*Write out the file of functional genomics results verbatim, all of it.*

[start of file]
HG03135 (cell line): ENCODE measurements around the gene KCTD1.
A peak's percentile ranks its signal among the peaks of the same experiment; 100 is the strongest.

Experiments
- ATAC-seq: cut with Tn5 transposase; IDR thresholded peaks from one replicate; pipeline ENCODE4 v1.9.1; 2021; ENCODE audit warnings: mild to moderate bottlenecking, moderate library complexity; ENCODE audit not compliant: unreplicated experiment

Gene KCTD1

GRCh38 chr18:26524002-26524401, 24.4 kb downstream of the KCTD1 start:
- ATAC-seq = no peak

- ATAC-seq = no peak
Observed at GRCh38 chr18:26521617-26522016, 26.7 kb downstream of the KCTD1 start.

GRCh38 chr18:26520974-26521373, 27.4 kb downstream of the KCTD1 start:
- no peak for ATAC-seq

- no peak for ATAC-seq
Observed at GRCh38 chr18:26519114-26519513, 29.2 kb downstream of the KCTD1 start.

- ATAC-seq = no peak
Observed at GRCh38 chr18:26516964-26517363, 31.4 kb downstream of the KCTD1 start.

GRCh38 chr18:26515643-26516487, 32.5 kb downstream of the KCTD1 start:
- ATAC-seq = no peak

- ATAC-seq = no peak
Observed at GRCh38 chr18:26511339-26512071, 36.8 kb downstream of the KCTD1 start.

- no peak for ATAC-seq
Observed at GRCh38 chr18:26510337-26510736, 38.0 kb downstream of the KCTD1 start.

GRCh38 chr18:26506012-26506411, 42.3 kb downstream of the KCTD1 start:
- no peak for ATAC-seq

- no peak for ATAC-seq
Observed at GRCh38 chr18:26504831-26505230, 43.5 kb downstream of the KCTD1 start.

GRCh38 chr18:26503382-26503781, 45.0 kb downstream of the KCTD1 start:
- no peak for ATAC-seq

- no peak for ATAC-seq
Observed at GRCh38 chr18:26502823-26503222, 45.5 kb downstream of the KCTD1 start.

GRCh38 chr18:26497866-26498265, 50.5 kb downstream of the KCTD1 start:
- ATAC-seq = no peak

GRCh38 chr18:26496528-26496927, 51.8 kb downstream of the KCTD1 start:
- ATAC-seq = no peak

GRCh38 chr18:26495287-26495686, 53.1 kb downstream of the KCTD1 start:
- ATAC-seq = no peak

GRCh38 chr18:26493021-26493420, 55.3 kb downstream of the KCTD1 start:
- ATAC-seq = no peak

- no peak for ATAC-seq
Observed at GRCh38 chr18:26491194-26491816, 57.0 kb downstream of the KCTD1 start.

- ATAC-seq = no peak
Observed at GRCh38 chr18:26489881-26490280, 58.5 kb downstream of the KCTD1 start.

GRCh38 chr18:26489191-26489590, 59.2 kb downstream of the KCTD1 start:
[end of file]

HG03135 (cell line): ENCODE measurements around the gene KCTD1.
A peak's percentile ranks its signal among the peaks of the same experiment; 100 is the strongest.

Experiments
- ATAC-seq: cut with Tn5 transposase; IDR thresholded peaks from one replicate; pipeline ENCODE4 v1.9.1; 2021; ENCODE audit warnings: mild to moderate bottlenecking, moderate library complexity; ENCODE audit not compliant: unreplicated experiment

Gene KCTD1

GRCh38 chr18:26524002-26524401, 24.4 kb downstream of the KCTD1 start:
- ATAC-seq = no peak

- ATAC-seq = no peak
Observed at GRCh38 chr18:26521617-26522016, 26.7 kb downstream of the KCTD1 start.

GRCh38 chr18:26520974-26521373, 27.4 kb downstream of the KCTD1 start:
- no peak for ATAC-seq

- no peak for ATAC-seq
Observed at GRCh38 chr18:26519114-26519513, 29.2 kb downstream of the KCTD1 start.

- ATAC-seq = no peak
Observed at GRCh38 chr18:26516964-26517363, 31.4 kb downstream of the KCTD1 start.

GRCh38 chr18:26515643-26516487, 32.5 kb downstream of the KCTD1 start:
- ATAC-seq = no peak

- ATAC-seq = no peak
Observed at GRCh38 chr18:26511339-26512071, 36.8 kb downstream of the KCTD1 start.

- no peak for ATAC-seq
Observed at GRCh38 chr18:26510337-26510736, 38.0 kb downstream of the KCTD1 start.

GRCh38 chr18:26506012-26506411, 42.3 kb downstream of the KCTD1 start:
- no peak for ATAC-seq

- no peak for ATAC-seq
Observed at GRCh38 chr18:26504831-26505230, 43.5 kb downstream of the KCTD1 start.

GRCh38 chr18:26503382-26503781, 45.0 kb downstream of the KCTD1 start:
- no peak for ATAC-seq

- no peak for ATAC-seq
Observed at GRCh38 chr18:26502823-26503222, 45.5 kb downstream of the KCTD1 start.

GRCh38 chr18:26497866-26498265, 50.5 kb downstream of the KCTD1 start:
- ATAC-seq = no peak

GRCh38 chr18:26496528-26496927, 51.8 kb downstream of the KCTD1 start:
- ATAC-seq = no peak

GRCh38 chr18:26495287-26495686, 53.1 kb downstream of the KCTD1 start:
- ATAC-seq = no peak

GRCh38 chr18:26493021-26493420, 55.3 kb downstream of the KCTD1 start:
- ATAC-seq = no peak

- no peak for ATAC-seq
Observed at GRCh38 chr18:26491194-26491816, 57.0 kb downstream of the KCTD1 start.

- ATAC-seq = no peak
Observed at GRCh38 chr18:26489881-26490280, 58.5 kb downstream of the KCTD1 start.

GRCh38 chr18:26489191-26489590, 59.2 kb downstream of the KCTD1 start: